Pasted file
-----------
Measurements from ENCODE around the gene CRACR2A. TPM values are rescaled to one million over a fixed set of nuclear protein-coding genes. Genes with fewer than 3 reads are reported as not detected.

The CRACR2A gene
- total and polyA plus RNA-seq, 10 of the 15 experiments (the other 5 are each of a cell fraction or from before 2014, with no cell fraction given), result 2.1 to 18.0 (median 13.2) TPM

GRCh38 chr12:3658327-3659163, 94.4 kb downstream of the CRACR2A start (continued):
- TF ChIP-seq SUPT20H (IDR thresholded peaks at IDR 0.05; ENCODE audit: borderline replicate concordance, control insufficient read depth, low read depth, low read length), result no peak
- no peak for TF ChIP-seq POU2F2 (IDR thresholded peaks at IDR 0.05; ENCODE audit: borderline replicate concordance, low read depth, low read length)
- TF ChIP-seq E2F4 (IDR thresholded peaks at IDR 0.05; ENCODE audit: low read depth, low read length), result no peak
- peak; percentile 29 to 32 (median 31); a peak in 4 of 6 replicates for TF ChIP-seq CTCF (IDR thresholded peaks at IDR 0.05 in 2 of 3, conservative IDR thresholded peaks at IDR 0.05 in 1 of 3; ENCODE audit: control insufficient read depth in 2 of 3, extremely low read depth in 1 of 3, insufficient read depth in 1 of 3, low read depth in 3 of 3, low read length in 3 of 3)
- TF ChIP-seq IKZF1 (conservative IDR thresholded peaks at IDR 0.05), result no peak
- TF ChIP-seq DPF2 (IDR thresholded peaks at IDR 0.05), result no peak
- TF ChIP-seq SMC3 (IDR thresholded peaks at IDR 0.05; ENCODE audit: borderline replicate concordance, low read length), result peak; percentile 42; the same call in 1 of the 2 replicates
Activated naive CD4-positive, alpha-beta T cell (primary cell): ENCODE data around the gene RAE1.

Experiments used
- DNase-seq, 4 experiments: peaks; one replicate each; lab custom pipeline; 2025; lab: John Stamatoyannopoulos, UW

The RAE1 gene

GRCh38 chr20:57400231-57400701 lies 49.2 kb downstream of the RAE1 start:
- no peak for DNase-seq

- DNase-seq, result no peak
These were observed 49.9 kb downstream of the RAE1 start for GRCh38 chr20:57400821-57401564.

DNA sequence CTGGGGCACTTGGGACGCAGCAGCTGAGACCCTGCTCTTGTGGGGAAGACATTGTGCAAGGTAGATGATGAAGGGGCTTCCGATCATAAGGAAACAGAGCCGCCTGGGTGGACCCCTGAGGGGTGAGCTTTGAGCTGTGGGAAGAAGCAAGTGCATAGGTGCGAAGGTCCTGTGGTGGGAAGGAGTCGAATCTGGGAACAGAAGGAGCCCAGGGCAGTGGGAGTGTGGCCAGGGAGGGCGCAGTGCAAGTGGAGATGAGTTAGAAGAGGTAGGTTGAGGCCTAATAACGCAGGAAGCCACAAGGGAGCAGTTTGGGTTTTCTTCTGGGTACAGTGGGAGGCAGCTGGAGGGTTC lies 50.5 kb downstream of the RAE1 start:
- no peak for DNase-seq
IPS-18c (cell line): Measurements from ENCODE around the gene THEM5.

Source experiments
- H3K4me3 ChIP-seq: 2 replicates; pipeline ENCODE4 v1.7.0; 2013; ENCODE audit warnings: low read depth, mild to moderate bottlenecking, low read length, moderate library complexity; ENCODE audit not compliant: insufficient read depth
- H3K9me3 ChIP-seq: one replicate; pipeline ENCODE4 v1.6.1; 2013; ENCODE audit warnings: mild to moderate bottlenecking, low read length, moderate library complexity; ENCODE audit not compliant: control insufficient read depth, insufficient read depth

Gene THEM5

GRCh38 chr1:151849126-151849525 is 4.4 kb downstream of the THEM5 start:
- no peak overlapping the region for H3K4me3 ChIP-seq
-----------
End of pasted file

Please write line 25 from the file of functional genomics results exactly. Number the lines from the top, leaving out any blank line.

- H3K9me3 ChIP-seq: one replicate; pipeline ENCODE4 v1.6.1; 2013; ENCODE audit warnings: mild to moderate bottlenecking, low read length, moderate library complexity; ENCODE audit not compliant: control insufficient read depth, insufficient read depth